|NMU||TEXAS||Broadcasting||Nov 27, 2002|
Concerns over cameras in court, jury room halt murder trial
- PBS’ “Frontline” got the go-ahead to videotape the entire trial — including jury deliberations — of a 17-year-old murder defendant for a documentary, but the state’s high court wants the judge to address concerns of critics.
Jury selection had begun Nov. 25 in the Houston murder trial of 17-year-old Cedric Harrison when the Texas Court of Criminal Appeals halted the trial and gave state district judge Ted Poe one week to explain his decision to allow videocameras to tape the trial and the juror’s deliberations.
Poe had granted approval to PBS’ “Frontline” to videotape the entire trial, saying that it would be educational for the public.
But claiming cameras would influence the jury, Harris County District Attorney Chuck Rosenthal asked the state’s highest criminal court to reverse the judge’s order.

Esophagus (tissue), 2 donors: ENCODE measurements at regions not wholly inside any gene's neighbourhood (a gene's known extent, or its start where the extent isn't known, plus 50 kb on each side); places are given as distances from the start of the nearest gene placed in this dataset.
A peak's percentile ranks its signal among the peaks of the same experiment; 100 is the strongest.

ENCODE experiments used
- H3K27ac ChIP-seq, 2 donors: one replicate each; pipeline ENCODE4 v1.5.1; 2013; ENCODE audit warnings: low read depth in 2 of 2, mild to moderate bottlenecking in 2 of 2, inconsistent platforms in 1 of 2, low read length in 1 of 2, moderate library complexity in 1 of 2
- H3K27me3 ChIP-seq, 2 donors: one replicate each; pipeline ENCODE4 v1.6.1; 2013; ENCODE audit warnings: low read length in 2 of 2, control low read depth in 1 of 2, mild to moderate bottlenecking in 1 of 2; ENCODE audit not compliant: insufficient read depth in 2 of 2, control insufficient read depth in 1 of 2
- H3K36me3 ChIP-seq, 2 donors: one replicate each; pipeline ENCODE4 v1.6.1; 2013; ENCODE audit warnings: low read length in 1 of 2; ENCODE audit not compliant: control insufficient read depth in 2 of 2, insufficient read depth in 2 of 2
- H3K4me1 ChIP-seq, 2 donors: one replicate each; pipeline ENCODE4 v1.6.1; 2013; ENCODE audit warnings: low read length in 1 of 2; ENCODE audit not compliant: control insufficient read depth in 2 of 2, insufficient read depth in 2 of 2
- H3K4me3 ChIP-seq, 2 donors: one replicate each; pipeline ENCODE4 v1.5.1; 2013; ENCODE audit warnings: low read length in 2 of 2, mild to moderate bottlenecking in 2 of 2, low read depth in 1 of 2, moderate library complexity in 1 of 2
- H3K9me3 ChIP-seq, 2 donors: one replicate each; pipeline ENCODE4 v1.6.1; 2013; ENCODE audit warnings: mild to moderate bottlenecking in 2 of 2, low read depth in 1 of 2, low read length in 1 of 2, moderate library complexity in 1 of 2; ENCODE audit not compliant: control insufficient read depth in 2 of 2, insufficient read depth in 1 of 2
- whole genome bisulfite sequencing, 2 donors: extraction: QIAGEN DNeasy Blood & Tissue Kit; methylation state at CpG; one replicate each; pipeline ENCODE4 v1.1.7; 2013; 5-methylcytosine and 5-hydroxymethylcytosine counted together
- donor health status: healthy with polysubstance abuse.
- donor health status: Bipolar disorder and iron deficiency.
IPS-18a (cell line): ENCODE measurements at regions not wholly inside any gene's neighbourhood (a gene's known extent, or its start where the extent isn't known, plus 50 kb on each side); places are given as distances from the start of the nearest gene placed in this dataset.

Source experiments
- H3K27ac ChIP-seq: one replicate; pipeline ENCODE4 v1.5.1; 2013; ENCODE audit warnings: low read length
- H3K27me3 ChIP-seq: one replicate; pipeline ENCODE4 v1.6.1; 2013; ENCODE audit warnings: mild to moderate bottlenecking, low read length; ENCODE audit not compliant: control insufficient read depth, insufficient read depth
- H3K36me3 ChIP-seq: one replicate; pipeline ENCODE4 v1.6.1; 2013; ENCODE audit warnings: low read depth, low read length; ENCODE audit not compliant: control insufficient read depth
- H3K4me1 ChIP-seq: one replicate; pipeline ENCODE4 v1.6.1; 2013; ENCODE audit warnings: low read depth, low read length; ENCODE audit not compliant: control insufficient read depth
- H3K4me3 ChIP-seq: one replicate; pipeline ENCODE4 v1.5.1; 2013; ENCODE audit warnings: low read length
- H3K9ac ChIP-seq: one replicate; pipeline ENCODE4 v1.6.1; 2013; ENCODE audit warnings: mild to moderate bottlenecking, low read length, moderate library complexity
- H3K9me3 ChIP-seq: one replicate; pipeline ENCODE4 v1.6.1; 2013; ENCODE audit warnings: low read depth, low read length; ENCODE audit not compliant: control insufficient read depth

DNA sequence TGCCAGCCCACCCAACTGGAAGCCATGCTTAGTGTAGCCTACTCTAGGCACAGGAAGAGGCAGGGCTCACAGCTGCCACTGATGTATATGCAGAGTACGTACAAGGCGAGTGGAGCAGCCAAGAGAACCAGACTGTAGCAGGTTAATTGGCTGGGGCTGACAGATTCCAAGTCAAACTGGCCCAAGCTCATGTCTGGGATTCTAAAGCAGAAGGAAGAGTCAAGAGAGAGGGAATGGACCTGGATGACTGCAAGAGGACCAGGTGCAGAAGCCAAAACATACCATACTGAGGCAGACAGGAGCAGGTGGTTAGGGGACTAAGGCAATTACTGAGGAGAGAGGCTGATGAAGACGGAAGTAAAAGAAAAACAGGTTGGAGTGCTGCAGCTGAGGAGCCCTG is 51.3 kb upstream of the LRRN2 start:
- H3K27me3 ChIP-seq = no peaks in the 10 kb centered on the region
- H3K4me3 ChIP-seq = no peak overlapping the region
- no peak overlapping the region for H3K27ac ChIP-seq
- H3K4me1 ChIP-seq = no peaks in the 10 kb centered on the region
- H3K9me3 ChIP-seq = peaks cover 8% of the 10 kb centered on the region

If the taping is allowed, the Houston Chronicle reported that the capital murder jury would become the first in the country to have its deliberations videotaped.
Producers of the show claimed that the documentary would promote understanding of the judicial process. In a brief filed with Poe, “Frontline” lawyers wrote: “Taping the trial would provide a greater understanding of the reality of capital law and the administration of our capital system.”
Under the agreed upon plan, the producers would use an “unobtrusive ceiling camera,” with videotapes kept sealed by the court until after the verdict.
“Frontline” had the approval of Harrison and his attorneys to film the case.
According to court coordinator Heather Ramsey, no jurors so far have objected to the cameras and only two out of 110 said it would affect their decisions.
Harrison is accused of a fatal shooting in a carjacking June 2.
(Texas v. Harrison) — JL
© 2002 The Reporters Committee for Freedom of the Press